Tips From Our Readers
- An accurate intraoral impression of the 3-dimensional position of dental implants and peri-implant tissues is essential when fabricating an implant-supported fixed dental prosthesis. It is equally important to transfer this information precisely to the definitive cast.1,2 Different impression transfer techniques for implant-supported restorations, including splinting impression copings, surface treatment of impression copings, direct or indirect impression techniques, and different impression materials, are available.
- Dental photography is a routine procedure in contemporary dental practice.1 A photographic black contraster is a tool for dental photography that provides a black background to isolate the teeth of interest. The black color neutralizes the background, making it easier to visualize color matches or mismatches.2 Digital photographs aid in transferring information about shade, enamel staining, characterization, and incisal edge translucency between the dentist and the dental laboratory technician.3 High-quality images can impress patients and can be used for professional instruction and publications.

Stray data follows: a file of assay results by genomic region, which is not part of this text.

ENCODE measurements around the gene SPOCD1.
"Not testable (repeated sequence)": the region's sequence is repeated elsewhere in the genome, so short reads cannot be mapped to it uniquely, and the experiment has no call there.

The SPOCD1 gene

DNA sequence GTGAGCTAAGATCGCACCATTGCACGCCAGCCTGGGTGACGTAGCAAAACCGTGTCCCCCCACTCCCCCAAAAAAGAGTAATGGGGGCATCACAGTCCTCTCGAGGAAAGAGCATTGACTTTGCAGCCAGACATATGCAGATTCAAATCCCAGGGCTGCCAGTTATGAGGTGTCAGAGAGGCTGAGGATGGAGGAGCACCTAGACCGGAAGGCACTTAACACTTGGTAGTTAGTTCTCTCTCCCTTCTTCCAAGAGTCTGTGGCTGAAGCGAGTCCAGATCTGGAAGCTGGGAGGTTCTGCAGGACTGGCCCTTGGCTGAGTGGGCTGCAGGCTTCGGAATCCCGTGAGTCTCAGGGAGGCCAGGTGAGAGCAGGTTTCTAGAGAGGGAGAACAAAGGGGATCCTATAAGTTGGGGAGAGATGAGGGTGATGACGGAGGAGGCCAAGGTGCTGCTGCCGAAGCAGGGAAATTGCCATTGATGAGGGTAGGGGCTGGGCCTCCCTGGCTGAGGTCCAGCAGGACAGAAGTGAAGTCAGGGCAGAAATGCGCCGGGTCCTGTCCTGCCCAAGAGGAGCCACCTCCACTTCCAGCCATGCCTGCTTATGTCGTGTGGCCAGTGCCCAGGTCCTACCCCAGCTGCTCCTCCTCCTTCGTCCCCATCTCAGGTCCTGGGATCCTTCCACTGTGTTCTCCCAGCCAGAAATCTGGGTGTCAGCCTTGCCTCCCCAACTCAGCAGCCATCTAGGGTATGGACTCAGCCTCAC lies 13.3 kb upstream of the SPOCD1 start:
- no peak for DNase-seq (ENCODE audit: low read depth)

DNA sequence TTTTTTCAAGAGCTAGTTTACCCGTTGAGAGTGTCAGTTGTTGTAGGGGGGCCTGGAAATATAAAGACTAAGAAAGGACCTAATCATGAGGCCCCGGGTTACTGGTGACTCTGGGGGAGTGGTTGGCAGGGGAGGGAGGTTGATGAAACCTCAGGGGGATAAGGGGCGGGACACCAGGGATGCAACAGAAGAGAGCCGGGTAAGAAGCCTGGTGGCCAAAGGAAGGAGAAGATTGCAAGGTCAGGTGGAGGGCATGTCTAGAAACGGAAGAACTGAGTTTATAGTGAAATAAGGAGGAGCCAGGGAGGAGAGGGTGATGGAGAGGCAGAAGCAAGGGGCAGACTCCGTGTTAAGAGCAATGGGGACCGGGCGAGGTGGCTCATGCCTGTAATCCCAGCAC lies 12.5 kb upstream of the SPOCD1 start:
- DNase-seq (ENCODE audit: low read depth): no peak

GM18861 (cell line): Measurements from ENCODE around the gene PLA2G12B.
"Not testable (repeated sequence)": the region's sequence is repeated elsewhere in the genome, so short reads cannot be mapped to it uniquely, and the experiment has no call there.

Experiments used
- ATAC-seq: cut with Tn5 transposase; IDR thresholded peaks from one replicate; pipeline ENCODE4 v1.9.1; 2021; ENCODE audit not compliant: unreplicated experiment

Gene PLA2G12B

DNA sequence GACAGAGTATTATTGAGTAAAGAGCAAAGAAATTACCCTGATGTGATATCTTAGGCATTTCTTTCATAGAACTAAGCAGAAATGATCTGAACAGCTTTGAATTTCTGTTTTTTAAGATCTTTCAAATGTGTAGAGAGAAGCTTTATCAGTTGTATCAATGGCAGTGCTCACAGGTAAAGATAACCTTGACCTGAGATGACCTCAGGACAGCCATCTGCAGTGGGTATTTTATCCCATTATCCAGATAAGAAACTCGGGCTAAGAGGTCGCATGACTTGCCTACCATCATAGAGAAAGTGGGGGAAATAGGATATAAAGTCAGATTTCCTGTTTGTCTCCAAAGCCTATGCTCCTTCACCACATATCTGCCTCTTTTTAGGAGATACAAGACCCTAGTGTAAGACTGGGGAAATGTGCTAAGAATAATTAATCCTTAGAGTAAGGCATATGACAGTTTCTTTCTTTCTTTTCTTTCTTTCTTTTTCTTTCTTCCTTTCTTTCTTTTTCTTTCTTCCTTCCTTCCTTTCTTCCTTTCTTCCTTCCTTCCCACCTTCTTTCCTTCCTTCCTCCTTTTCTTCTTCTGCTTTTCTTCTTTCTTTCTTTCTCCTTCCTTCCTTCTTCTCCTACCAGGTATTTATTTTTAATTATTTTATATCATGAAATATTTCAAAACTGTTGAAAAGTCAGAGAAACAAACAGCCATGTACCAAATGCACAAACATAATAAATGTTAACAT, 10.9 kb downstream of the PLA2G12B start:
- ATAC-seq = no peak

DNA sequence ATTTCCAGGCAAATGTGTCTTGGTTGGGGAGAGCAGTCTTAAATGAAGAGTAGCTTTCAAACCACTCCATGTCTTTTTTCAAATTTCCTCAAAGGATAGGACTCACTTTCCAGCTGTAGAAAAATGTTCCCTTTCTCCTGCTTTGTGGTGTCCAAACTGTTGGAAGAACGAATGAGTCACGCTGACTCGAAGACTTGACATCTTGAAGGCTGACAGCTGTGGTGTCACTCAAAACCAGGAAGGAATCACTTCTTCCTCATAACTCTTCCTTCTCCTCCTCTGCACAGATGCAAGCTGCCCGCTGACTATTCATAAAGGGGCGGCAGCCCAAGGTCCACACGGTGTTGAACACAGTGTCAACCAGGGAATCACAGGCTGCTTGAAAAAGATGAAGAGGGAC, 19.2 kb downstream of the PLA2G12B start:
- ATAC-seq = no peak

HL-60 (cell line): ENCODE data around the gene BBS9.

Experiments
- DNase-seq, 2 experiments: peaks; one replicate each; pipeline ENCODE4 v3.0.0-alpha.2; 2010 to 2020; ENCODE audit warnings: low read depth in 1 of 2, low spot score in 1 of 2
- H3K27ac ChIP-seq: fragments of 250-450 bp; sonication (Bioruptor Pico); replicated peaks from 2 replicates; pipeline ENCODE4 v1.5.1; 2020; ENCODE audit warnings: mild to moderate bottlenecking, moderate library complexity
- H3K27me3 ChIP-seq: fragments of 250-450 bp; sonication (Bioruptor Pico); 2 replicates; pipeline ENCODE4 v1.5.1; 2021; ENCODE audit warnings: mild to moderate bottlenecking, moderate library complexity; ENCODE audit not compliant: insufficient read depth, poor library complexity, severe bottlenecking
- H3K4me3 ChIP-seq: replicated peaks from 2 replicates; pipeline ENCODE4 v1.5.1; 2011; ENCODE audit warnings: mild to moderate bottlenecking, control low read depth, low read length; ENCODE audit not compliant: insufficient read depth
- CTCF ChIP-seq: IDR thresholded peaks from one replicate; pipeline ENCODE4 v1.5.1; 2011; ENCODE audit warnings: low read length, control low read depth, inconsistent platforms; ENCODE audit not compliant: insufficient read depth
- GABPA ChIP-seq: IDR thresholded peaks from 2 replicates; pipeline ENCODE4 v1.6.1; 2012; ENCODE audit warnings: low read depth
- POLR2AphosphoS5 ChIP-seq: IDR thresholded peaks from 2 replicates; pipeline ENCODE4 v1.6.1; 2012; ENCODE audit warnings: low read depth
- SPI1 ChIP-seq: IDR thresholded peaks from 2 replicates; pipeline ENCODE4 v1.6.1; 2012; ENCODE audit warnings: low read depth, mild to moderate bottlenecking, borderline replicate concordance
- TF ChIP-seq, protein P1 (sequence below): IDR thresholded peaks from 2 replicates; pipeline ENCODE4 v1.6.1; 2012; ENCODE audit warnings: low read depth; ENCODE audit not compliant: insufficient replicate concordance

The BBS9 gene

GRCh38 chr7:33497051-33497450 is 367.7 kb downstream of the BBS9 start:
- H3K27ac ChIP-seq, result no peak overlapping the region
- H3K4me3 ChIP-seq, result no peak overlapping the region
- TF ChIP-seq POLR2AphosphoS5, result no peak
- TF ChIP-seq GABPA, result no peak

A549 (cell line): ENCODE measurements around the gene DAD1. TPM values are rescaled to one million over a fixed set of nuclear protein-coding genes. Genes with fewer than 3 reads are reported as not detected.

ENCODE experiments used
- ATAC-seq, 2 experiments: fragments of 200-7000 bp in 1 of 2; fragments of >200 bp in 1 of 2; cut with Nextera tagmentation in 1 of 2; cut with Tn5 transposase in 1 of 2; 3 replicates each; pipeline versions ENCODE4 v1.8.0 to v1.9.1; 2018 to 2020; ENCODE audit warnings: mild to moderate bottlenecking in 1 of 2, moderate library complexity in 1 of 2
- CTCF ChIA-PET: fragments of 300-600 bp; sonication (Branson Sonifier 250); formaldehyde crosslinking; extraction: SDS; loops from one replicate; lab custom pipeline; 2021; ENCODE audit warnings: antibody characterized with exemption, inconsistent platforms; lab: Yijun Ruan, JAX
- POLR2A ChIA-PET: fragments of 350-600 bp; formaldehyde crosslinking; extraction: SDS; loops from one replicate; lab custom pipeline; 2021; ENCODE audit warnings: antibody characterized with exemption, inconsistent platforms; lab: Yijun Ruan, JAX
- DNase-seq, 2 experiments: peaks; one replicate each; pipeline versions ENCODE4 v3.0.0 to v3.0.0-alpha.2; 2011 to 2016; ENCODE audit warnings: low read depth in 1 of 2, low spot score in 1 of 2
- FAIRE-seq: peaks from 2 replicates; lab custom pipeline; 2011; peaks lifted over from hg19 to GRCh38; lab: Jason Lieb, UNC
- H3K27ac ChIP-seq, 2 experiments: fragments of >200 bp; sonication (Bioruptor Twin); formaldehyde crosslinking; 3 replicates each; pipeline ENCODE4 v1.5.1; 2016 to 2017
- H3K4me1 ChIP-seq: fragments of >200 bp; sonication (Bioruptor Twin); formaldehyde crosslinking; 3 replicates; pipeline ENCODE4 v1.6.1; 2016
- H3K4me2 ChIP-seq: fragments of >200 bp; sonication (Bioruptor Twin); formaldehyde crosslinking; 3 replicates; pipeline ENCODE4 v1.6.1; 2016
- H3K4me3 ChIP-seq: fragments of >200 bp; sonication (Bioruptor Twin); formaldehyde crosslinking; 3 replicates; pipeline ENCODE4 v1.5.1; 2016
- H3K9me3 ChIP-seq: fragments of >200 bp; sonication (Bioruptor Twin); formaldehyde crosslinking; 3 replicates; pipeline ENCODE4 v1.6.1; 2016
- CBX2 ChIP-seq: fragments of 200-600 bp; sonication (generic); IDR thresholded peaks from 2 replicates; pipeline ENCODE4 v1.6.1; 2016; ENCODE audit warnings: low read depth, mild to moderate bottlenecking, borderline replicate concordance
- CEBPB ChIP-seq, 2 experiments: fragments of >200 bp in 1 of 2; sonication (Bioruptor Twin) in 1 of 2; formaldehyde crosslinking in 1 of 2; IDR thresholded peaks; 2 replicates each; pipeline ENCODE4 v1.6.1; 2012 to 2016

- Detailed reproduction of the soft tissue surrounding the implant is essential to the passive fit of implant restorations, and even small discrepancies may result in complications during the fabrication and insertion of the definitive crown. A method is presented here for transferring precise tissue contours to the definitive cast by using the interim restoration as an impression coping, simultaneously helping to mold the peri-implant tissue.1,2 Soft tissue becomes modifiable after controlled and constant compression.
- The fabrication of interim restorations is a critical step in fixed prosthodontic treatment.1,2 In an extensive treatment, creating proper margins and adequate emergence profiles requires time and precision.3,4 However, if a rehabilitation appointment needs to be shortened unexpectedly and the relined interim shell still needs to be refined, the use of a short-term interim restoration is convenient for both the patient and clinician. This article describes a technique for fabricating a rapid and esthetic short-term interim device from a tissue conditioner and a vacuum-formed matrix.